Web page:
To answer the question "why both": I have about 1 1/4" from main floor to door sill. Adding a sub-floor helps to increase the height. Also, IMHO, it reduces the activity between the seams as you lay down the sheets of Ditra. This is why I don't think it's necessary to apply the "Band". If the seams are perpendicular to the direction I am running the Ditra, there is only the intersecting point where there might be shifting. If I'm running parallel, then I will lay in a way that the seams are away from the seams of the underlayment (sub-flooring in my case).
 

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No. Usually you just butt the Ditra joints. But if you want to waterproof (per Schluter), here's what you do:

Ditra, (For waterproofing only):
"At the joints, fill the cut-back cavities with unmodified thin-set mortar, approximately 8" (203 mm) wide, centered over the joint."
 

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Discussion Starter · #16 ·
Your gonna have to explain because they mention nothing about stopping tiles from creaking!
Disclaimer: I AM NOT AN EXPERT TILE INSTALLER...
All materials expand and contract. In the contracting business we're concerned with everything from compound shrinkage to working with concrete in the winter. When it come to tiling, we are concerned with the movement that happens when wood expands and contracts with change in temperature; moreover, the movement that happens when someone walks on a weak floor. And let me be clear, all floor have movement. Being someone that works on old homes, I try my best to stabilize the floor before I put down any tiling material down. This video http://www.youtube.com/watch?v=f6FyWs2WZ1kwill show how the underlayment helps prevent the tile from creaking when there is movement.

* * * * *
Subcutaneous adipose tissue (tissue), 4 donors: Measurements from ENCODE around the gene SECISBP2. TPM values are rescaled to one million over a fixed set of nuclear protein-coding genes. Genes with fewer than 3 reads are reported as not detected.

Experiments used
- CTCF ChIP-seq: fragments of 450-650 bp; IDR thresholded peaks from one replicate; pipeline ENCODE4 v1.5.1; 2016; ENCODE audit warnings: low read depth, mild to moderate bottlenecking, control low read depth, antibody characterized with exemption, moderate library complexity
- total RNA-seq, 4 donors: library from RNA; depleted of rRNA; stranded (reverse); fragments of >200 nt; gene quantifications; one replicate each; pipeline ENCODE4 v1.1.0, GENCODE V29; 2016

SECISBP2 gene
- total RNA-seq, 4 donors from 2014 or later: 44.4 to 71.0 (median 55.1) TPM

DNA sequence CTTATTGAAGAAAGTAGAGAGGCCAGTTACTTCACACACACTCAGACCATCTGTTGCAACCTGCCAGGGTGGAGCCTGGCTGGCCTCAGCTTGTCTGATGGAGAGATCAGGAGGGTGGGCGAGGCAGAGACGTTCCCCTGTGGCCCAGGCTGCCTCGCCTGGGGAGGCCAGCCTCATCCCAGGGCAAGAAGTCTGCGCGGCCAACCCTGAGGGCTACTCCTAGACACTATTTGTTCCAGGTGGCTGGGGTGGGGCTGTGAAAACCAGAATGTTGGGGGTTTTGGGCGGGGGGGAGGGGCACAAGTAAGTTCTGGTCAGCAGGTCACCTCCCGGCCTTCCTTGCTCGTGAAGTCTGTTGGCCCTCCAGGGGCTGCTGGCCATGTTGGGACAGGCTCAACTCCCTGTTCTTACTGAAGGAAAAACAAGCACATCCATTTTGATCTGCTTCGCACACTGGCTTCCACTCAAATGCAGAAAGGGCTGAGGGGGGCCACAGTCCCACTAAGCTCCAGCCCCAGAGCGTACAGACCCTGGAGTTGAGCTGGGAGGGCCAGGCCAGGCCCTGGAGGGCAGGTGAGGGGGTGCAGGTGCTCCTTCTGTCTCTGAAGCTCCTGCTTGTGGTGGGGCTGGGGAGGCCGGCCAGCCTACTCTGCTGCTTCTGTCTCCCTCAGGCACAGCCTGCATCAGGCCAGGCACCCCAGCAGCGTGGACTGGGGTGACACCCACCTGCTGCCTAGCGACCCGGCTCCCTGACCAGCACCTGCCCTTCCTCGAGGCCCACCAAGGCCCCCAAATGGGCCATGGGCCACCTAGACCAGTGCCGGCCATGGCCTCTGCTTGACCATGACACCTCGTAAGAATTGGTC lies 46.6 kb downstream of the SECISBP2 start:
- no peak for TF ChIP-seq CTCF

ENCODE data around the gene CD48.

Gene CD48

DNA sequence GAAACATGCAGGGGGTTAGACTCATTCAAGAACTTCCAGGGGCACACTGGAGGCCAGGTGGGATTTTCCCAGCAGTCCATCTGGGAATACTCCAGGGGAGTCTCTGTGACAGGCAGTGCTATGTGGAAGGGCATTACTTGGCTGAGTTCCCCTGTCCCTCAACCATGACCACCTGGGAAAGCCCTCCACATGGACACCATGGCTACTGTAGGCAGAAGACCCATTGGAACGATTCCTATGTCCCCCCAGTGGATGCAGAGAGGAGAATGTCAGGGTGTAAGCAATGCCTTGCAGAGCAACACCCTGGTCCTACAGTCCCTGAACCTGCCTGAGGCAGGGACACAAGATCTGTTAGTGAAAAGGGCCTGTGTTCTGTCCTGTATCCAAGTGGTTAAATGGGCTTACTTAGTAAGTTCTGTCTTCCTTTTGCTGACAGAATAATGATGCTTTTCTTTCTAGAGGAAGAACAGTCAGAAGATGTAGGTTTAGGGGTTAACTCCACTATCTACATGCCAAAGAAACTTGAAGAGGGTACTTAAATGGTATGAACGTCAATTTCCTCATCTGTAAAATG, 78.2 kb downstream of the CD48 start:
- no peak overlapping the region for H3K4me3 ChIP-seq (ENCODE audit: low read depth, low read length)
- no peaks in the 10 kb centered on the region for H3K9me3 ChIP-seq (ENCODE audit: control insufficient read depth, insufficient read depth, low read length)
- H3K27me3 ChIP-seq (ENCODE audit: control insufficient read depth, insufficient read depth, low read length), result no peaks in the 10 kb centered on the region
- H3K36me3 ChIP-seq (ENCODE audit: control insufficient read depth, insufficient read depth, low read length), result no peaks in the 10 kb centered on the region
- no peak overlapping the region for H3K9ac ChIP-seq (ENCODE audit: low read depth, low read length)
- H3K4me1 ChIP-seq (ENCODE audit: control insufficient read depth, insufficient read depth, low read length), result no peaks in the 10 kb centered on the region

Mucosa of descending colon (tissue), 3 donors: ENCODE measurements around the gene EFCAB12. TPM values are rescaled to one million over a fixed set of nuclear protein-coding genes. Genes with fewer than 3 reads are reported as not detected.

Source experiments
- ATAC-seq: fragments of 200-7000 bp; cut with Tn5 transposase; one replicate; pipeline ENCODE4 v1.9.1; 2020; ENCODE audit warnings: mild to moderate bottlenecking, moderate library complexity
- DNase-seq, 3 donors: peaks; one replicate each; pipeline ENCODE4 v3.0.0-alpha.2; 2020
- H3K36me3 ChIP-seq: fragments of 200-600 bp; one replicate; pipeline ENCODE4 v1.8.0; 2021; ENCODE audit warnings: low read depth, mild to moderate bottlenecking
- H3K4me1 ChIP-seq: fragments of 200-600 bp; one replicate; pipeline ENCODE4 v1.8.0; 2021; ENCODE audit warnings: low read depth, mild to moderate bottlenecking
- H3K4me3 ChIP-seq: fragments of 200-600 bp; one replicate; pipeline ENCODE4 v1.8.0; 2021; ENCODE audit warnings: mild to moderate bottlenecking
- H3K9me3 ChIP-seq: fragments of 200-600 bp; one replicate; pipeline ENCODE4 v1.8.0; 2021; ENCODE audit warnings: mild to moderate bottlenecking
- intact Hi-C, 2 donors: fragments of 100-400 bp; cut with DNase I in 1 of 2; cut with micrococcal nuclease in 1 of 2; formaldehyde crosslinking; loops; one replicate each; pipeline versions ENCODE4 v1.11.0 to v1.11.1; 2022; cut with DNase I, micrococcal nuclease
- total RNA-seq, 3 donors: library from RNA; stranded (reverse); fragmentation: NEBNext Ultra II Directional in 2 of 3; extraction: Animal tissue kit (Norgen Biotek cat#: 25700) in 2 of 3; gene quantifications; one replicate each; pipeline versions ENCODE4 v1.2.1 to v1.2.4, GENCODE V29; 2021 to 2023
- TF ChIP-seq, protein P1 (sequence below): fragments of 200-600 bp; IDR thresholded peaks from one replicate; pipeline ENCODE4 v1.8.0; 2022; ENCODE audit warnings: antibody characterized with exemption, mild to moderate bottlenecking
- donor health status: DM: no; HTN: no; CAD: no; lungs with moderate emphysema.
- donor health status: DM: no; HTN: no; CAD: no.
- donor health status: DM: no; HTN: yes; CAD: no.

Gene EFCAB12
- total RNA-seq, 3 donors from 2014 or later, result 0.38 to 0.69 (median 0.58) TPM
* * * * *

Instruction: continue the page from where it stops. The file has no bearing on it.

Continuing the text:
But the better your preparation prior to setting your tile, the better off you'll be.
But I've been remodeling for some years now. I've learn that a little extra time and care can go a long way.
 

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jzeig1 said:
Disclaimer: I AM NOT AN EXPERT TILE INSTALLER... All materials expand and contract. In the contracting business we're concerned with everything from compound shrinkage to working with concrete in the winter. When it come to tiling, we are concerned with the movement that happens when wood expands and contracts with change in temperature; moreover, the movement that happens when someone walks on a weak floor. And let me be clear, all floor have movement. Being someone that works on old homes, I try my best to stabilize the floor before I put down any tiling material down. This video http://www.youtube.com/watch?v=f6FyWs2WZ1kwill show how the underlayment helps prevent the tile from creaking when there is movement. But the better your preparation prior to setting your tile, the better off you'll be. But I've been remodeling for some years now. I've learn that a little extra time and care can go a long way.
I know how ditra works I been using it for years even before they released it in the UK a long time ago. I'm curious to know how tiles creak. I don't think one contractor on this forum knows what a creaking tile sounds like.